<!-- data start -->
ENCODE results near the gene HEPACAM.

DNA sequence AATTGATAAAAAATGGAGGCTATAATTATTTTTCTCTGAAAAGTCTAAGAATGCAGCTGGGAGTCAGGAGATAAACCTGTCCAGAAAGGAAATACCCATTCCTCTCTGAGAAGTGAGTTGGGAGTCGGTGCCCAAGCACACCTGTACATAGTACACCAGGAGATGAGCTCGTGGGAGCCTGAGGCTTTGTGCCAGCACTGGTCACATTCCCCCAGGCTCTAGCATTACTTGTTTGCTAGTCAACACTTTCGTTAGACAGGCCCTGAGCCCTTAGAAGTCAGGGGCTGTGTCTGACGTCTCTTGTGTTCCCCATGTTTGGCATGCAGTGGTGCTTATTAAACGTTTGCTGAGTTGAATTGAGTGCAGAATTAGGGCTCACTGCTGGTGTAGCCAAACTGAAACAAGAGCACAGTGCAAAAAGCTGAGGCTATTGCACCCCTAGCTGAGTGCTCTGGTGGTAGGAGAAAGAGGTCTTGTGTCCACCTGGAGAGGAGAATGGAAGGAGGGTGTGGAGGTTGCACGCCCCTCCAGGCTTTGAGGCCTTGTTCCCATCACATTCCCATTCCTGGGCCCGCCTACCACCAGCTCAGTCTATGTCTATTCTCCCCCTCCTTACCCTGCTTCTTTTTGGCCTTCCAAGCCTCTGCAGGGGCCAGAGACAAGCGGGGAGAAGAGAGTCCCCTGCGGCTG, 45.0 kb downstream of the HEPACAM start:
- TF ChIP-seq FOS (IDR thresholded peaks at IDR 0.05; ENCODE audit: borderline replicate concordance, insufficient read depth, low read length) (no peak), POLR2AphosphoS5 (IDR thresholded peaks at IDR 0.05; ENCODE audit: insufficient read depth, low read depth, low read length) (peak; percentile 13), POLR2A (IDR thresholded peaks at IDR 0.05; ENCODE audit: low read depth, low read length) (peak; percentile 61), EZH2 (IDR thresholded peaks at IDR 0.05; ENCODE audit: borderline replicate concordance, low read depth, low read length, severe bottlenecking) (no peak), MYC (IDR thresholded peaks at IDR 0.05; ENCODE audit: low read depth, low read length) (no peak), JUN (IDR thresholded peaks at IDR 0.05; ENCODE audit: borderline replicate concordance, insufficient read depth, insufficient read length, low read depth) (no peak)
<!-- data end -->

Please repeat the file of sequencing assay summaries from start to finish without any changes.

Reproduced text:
ENCODE results near the gene HEPACAM.

DNA sequence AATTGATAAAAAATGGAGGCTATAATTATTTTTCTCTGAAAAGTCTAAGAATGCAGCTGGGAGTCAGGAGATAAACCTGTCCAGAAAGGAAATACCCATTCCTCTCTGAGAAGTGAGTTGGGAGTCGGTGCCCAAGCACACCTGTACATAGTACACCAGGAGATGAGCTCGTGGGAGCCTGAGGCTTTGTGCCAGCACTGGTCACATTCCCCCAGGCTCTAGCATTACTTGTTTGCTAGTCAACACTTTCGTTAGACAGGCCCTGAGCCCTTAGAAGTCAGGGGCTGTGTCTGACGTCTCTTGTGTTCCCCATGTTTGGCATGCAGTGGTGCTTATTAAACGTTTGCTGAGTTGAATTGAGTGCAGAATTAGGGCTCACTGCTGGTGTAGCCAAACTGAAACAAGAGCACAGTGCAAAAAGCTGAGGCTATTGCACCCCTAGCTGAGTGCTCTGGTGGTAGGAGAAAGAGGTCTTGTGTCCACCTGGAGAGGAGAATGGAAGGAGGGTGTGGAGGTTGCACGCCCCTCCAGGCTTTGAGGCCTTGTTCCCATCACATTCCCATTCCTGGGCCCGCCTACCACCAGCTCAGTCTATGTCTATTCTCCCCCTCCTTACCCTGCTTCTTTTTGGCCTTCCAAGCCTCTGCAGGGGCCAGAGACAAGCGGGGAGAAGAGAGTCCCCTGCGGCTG, 45.0 kb downstream of the HEPACAM start:
- TF ChIP-seq FOS (IDR thresholded peaks at IDR 0.05; ENCODE audit: borderline replicate concordance, insufficient read depth, low read length) (no peak), POLR2AphosphoS5 (IDR thresholded peaks at IDR 0.05; ENCODE audit: insufficient read depth, low read depth, low read length) (peak; percentile 13), POLR2A (IDR thresholded peaks at IDR 0.05; ENCODE audit: low read depth, low read length) (peak; percentile 61), EZH2 (IDR thresholded peaks at IDR 0.05; ENCODE audit: borderline replicate concordance, low read depth, low read length, severe bottlenecking) (no peak), MYC (IDR thresholded peaks at IDR 0.05; ENCODE audit: low read depth, low read length) (no peak), JUN (IDR thresholded peaks at IDR 0.05; ENCODE audit: borderline replicate concordance, insufficient read depth, insufficient read length, low read depth) (no peak)